“I’m pretty good at compartmentalising in my life, period. I think I learnt that quite young, being a young mother, in a really intense TV series where it was either full on, on set, or I was in my trailer having to shut the door and no longer be that person but be Mum.”
Anderson’s daughter is now in her mid-twenties, and she has two sons, aged 12 and 14. She finished filming The Crown just before lockdown began, and spent the next six months with her family, for which she acknowledges her good luck. “I’ve had outdoor space. I have kids who are a little bit older, I don’t have toddlers. I’m not stuck indoors all the time. Had that been the case, I would have lost my mind after week one, I just know I would,” she says.
Work got cancelled, or pushed back, but she knows she’s fortunate to have the jobs at all. (When we meet, filming of the third season of Sex Education is about to start in Wales, involving a complex arrangement of quarantining and three-times-a-week Covid testing.)
Instead, Anderson used the time in lockdown to embrace not working, and as the Black Lives Matter protests gathered momentum, she threw herself into reading and educating herself about anti-racism movements. “I’ve got so much to learn, there’s so much I don’t know,” she says now. “I needed to look at perceptions about various things, and interrogate myself, and be more supportive of Black businesses, more active in discussing with my kids’ school about how they’re going to talk about this very important moment in history.”
She is also involved in commissioning theatre projects involving Black writers and directors. “Part of the point is to change things systemically and also to make it sustainable.” Knowing what she can do, as an actress, and the potential for change she can create is a complicated balance. “I feel like I have an opportunity as somebody in the public eye to draw attention to things, but I don’t comment, I don’t offer my opinion on social media on a regular basis, because it’s not my world. I’m an actor, I’m not a politician, I’m not a social worker.”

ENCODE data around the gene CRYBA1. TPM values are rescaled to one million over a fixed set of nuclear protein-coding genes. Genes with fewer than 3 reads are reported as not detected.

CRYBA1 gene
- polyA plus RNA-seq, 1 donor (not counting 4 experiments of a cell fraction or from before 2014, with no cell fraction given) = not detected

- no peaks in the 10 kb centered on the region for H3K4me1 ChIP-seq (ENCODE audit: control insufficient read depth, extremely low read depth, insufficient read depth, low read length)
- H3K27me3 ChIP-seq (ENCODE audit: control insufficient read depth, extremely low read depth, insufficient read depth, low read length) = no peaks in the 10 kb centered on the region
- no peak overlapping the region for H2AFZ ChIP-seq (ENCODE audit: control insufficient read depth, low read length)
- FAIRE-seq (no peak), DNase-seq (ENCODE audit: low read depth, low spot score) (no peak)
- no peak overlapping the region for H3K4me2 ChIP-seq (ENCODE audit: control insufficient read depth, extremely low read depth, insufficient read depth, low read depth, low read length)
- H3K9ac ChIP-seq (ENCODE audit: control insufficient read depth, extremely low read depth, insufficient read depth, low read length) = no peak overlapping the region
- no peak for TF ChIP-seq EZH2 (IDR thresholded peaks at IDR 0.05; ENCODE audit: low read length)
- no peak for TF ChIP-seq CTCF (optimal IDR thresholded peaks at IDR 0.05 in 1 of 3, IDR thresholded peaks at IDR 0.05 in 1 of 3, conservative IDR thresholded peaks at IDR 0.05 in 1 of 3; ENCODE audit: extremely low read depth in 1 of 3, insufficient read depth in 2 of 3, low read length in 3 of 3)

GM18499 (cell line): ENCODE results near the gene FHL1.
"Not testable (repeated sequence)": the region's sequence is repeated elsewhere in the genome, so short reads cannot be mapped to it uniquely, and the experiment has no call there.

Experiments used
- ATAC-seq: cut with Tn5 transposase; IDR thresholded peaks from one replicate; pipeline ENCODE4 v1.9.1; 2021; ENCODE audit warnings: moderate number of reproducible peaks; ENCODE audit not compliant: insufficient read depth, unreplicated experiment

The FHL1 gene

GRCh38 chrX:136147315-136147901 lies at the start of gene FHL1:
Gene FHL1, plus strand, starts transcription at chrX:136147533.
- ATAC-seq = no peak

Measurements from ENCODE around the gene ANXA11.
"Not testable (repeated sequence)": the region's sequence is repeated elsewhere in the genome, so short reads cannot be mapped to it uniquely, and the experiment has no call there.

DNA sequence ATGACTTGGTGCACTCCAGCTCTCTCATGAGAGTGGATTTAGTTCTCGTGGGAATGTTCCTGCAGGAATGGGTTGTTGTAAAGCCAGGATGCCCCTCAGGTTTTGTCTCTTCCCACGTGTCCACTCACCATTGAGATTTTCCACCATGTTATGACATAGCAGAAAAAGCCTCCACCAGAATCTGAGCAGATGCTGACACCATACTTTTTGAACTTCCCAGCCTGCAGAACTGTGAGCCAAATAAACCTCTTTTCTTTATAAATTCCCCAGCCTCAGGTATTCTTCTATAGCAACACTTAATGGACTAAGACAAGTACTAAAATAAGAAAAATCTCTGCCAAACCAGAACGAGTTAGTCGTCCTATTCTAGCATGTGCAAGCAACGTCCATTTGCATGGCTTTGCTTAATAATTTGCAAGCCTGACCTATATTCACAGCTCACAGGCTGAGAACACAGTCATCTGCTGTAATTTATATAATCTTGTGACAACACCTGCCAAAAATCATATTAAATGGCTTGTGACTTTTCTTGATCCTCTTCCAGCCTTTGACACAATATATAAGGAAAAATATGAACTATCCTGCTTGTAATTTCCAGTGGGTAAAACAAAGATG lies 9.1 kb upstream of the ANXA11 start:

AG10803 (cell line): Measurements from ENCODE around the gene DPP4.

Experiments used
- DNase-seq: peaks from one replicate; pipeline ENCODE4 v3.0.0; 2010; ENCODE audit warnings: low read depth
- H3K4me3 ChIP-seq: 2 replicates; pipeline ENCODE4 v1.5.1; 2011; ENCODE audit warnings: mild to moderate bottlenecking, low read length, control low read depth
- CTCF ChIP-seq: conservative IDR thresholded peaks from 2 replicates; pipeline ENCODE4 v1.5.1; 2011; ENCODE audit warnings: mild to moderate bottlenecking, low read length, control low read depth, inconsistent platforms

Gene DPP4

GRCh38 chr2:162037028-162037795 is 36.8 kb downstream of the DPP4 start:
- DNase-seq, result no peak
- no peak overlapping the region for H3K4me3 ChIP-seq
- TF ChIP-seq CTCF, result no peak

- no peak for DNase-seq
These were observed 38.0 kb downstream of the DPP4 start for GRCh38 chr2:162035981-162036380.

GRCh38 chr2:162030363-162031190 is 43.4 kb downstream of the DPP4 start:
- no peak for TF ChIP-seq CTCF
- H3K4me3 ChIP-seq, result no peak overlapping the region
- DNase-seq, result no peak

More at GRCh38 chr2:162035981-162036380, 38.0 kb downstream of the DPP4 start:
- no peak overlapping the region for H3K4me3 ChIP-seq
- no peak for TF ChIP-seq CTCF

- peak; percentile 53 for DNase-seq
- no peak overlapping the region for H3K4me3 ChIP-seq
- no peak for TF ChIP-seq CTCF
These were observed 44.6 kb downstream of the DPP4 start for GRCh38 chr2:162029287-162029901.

Still, in an oddly Thatcher-like tendency, Anderson doesn’t shy away from the necessary conversations, or from challenging herself to do more. At one point, she talks about how the former Prime Minister could not “help but run at something full steam ahead”. Is she the same? She smiles. “I think people in my life would say I’m a little bit like that. I like to deal with things – if there’s an issue or a problem, let’s talk about it.” I ask whether she feels Thatcher – this woman who changed the shape of a country, whose legacy we still wrestle with today – left an imprint on her personally. Anderson looks uncertain.
“I’m not sure there’s much of a trace,” she says. But then she remembers how Morgan came home recently and showed her a title sequence from the show that included Thatcher, “and as I’m watching her, my face starts togo into her resting position”. She does it now, the lower lip receding, the head leaning to one side, the voice dropping to that distinct pitch, until Thatcher is disconcertingly present, even without the hair or the handbag. “I say she’s not there any more,” says Anderson, “but she’s closer than I realise.”
Source: Harper’s Bazaar